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Study of the factors influencing disease dynamics and emergence of LPAI from HPAI using UK H7N7/2008 . - SE0793

This proposal aims to study the complex dynamics of transmission and adaptation that occur in the emergence of highly pathogenic avian influenza (HPAI) from low pathogenic avian influenza (LPAI). We will capitalize on the collection of a unique set of clinical specimens obtained during detailed investigations on the single infected premises associated with the UK H7N7 outbreak in 2008. This presents an opportunity for the first time to study host-virus interaction from a natural setting leading to the emergence of HPAI from LPAI in the domestic poultry compartment. Understanding the key events and drivers that result in mutation to virulence are important in developing a strong evidence base for identifying risk pathways. This data in turn will inform risk assessments and appropriate prevention/intervention strategies. The outputs of the project will directly provide an evidence base for key policy decisions relating to control. In addition, improved knowledge of factors influencing such mutation (that is not always a direct natural consequence of infection of poultry with LPAI) will better inform industry stakeholders in practices that might mitigate or reduce risk for incursion.

Much attention has focused upon determining the best control strategies for dealing with outbreaks and new introductions of HPAI viruses in poultry. Successful control strategies must be tailored to the farming practices and cultures of affected countries but also depend upon knowledge about the infecting virus e.g. the host species affected, rates and mechanisms of transmission between animals of the same or different species and the molecular determinants for pathogenicity. It will be valuable to determine the extent to which pathological differences are a virus specific trait.

In this study we will investigate currently unknown dynamic infection parameters and determine whether molecular changes relate to pathological changes in the transmitted virus from LPAI infected birds to those with HPAI. Using the UK H7N7 outbreak in 2008, during which both LPAI and HPAI viruses were either detected or isolated, as a model we will be able to mimic the interactions between birds housed in different sheds and the acquisition and change of the virus when LPAI is introduced. The influence of partial and/or prior immunity on the infecting LPAI on virus evolution will be considered. Genetic analysis of a LPAI isolate from Sweden in 2008 showed a matching HA cleavage site to that found in the UK serving as a possible progenitor to the outbreak and providing us with a unique opportunity to investigate further.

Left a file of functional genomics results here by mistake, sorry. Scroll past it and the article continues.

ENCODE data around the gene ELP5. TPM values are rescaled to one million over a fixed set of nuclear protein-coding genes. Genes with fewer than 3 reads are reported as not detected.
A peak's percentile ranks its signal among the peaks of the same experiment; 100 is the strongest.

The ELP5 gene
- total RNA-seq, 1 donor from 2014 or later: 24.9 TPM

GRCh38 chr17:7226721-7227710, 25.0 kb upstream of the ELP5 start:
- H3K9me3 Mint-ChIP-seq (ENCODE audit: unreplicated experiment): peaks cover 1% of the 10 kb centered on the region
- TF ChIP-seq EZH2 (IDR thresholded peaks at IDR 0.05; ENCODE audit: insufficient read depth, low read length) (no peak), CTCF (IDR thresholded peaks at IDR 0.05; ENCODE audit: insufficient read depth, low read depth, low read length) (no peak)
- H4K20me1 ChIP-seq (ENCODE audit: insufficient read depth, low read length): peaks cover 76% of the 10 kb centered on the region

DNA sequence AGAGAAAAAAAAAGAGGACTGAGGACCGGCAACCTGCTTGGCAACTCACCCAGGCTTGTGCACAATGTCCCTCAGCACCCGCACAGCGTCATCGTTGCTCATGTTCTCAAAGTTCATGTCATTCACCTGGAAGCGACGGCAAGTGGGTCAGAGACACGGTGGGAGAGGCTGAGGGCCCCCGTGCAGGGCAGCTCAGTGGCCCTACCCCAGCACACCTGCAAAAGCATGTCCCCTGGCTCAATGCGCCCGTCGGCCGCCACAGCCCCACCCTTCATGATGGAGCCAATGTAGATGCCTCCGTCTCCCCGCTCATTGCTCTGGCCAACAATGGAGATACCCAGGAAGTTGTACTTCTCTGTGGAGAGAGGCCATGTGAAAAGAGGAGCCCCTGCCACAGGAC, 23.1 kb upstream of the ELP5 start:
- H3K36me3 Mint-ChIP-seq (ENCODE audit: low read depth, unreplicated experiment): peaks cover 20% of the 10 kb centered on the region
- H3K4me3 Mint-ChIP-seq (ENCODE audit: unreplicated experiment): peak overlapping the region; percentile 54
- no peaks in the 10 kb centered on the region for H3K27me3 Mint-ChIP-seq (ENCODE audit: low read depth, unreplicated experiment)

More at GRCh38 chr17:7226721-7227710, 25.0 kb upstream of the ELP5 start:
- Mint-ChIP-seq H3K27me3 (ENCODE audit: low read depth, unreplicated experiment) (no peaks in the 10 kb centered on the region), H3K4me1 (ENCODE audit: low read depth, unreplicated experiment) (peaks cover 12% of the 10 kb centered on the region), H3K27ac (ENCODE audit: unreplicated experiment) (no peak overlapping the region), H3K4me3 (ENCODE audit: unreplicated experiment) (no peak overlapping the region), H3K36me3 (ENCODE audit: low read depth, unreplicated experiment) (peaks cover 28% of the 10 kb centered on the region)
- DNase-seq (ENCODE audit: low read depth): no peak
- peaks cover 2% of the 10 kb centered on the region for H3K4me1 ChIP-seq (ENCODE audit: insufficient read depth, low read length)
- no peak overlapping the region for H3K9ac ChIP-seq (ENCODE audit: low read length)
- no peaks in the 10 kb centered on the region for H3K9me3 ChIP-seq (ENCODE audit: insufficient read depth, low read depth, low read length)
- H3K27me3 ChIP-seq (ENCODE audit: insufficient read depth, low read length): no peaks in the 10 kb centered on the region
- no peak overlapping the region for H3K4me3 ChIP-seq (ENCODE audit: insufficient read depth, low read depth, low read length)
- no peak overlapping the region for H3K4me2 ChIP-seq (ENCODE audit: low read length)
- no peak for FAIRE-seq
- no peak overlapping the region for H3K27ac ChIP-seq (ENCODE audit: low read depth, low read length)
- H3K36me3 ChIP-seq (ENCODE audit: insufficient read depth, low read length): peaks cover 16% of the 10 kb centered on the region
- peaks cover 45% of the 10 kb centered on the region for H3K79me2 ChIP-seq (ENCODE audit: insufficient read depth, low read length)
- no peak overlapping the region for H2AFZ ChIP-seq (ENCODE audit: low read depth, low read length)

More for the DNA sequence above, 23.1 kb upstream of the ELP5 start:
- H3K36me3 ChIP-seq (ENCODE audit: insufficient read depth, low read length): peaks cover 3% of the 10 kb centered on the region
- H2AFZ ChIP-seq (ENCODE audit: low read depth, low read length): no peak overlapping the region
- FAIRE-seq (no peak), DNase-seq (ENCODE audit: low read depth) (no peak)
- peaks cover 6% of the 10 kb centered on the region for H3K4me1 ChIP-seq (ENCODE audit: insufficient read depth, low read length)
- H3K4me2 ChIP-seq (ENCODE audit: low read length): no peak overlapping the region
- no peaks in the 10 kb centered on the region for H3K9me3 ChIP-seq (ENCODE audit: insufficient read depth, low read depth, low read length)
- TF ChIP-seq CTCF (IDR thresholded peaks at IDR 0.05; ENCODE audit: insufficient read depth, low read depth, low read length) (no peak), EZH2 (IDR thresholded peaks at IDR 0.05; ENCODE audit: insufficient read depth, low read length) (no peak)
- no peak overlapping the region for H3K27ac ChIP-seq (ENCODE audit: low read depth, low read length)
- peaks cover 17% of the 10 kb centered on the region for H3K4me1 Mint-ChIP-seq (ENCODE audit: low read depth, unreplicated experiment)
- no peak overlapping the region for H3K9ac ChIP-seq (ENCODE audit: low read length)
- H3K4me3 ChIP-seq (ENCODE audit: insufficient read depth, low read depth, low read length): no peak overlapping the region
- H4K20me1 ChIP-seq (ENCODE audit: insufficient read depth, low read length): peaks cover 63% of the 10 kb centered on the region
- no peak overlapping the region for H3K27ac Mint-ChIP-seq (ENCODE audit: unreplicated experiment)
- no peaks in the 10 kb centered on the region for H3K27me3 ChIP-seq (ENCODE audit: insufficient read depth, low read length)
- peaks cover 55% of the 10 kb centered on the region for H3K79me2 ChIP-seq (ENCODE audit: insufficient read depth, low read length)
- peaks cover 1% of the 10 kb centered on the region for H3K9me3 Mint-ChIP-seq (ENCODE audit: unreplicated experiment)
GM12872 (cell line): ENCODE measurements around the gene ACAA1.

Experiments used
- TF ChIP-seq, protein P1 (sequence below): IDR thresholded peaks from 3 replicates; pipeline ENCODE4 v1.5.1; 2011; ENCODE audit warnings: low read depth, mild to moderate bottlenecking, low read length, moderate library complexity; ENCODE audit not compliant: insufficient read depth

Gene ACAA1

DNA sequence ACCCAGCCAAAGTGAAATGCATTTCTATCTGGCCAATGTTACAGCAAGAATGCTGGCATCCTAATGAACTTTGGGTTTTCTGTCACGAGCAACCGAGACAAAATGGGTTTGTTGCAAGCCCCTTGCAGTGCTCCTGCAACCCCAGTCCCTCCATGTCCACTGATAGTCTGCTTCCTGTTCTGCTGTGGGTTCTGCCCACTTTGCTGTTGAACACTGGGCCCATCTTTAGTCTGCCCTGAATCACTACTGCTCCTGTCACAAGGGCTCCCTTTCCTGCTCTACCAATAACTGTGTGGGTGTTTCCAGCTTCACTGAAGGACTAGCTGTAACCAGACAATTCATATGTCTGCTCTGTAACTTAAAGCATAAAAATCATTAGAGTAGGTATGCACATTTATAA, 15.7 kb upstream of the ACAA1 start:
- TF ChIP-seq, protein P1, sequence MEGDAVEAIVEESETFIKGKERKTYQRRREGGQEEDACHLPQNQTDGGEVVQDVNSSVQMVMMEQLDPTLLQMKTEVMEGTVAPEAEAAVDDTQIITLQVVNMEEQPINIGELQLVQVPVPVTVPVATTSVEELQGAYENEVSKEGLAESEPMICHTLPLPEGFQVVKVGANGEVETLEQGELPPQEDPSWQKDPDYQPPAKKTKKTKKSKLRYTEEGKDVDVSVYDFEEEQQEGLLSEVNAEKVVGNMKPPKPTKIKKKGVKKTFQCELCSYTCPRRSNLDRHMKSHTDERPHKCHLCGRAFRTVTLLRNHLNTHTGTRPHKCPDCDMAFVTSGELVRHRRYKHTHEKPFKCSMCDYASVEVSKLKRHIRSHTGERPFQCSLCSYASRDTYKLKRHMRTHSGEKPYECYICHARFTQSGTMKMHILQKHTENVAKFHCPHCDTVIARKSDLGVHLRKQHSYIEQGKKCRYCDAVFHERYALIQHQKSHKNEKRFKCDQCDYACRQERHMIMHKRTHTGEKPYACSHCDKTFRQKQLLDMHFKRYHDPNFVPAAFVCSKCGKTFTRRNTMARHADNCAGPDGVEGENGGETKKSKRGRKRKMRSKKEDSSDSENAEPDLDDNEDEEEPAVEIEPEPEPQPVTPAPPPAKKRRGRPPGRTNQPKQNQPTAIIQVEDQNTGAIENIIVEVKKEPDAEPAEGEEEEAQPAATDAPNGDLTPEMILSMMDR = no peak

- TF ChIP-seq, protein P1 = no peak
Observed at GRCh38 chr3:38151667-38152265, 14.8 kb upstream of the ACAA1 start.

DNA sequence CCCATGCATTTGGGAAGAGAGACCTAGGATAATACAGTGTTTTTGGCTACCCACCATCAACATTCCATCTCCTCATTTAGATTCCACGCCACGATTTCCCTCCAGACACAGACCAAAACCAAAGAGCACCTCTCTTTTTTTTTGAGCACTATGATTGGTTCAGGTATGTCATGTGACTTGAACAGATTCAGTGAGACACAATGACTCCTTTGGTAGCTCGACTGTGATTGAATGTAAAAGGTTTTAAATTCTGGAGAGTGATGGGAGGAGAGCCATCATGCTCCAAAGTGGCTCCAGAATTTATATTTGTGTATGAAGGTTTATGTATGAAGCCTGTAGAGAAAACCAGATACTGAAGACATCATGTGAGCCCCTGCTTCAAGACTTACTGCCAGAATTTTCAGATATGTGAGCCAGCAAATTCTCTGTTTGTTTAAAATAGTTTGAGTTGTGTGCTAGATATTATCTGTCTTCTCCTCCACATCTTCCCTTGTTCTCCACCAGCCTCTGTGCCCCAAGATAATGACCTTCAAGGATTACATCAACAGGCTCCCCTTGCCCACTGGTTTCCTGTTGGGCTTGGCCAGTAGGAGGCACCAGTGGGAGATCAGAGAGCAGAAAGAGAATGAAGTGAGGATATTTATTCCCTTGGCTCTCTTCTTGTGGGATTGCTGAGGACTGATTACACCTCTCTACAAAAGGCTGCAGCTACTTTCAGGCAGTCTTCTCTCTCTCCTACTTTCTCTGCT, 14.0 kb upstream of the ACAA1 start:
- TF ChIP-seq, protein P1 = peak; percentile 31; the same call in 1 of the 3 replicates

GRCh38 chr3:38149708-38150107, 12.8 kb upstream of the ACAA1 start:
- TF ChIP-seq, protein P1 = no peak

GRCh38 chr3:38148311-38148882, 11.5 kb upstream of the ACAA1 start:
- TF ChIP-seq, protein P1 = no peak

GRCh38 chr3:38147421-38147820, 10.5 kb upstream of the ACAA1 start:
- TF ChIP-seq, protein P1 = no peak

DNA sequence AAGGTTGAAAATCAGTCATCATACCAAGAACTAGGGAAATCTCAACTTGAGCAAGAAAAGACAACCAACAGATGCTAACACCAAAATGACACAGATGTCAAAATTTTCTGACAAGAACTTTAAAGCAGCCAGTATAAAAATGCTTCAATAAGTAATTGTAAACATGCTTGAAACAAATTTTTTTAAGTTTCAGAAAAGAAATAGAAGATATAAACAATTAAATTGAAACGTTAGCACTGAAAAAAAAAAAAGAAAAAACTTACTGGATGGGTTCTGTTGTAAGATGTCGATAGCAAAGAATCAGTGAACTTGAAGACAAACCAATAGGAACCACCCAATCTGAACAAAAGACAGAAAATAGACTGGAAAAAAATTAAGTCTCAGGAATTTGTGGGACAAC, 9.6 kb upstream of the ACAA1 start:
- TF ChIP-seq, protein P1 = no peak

It has been noted that the presence of a polybasic HA cleavage site is not the sole determinant for virulence in chickens and that additional pathogenicity determinants within the HA or other viral proteins have an influence (Stech et al, 2009). It is therefore essential to begin investigating and comparing the full genome sequence of the HPAI isolate from Banbury with the LPAI isolate on the same premises. A comparison will also be made with two LPAI viruses isolated from wild mallard ducks in Sweden which have been matched and hypothesised to be the precursor of the outbreak in England. This comparison will identify mutations in HA and other genes and can highlight the sequence of mutational events that occurred in Banbury, UK in June 2008.

If mutations are identified, there will be an opportunity to investigate further using reverse genetic approaches, in collaboration with Imperial College, to explore the functionality of each mutation and whether the change played a role in the virus establishing virulence. This can present insight into the prediction of when the virus entered the population and the pre-clinical window that is currently an area of uncertainty. Further collaboration with colleagues from Oxford University and Hong Kong can integrate mathematical modeling to predict transmission dynamics between birds to make assumptions on the origin of the virus and the extent of spread. This modeling could also serve as a method to suggest control planning in an outbreak. These in-vitro experiments can also be applied to in-vivo models where engineered viruses are experimentally infected into chickens, turkeys, ducks and 14 day embryonated eggs.

In vivo experiments will be used to simulate the outbreak conditions by infecting chickens with viruses deemed to have been present early in the Banbury outbreak, including a related LPAI virus isolated from a wild bird in Sweden. Buccal and cloacal swabs will be tested for virus load and shedding by real time RT-PCR and blood samples will be taken to test for seroconversion by haemagglutination inhibition (HAI) tests. Sequencing of the genes of the input virus and the reisolated virus will be compared for genetic traits and rates of mutation. The mutations observed over several passages will be used to establish the evolution of the virus through transmission. In-vivo studies offer the opportunity to explore the dissemination of the virus within a particular species by applying histopathology and immunohistochemistry techniques. These studies will also allow for specimens to be collected for innate immunity studies, in collaboration with Nottingham University and Roslin Institute thereby strategically strengthening interaction with academia.
Project Documents
• EVID4 - Final project report : SE0793 evid4 final report   (1024k)
Time-Scale and Cost
From: 2010

To: 2013

Cost: £463,388
Contractor / Funded Organisations
Veterinary Laboratories Agency
Animal Diseases              
Animal Health              
Avian Diseases              
Avian Infectious Influenza              
Plants and Animals              
Fields of Study
Animal Health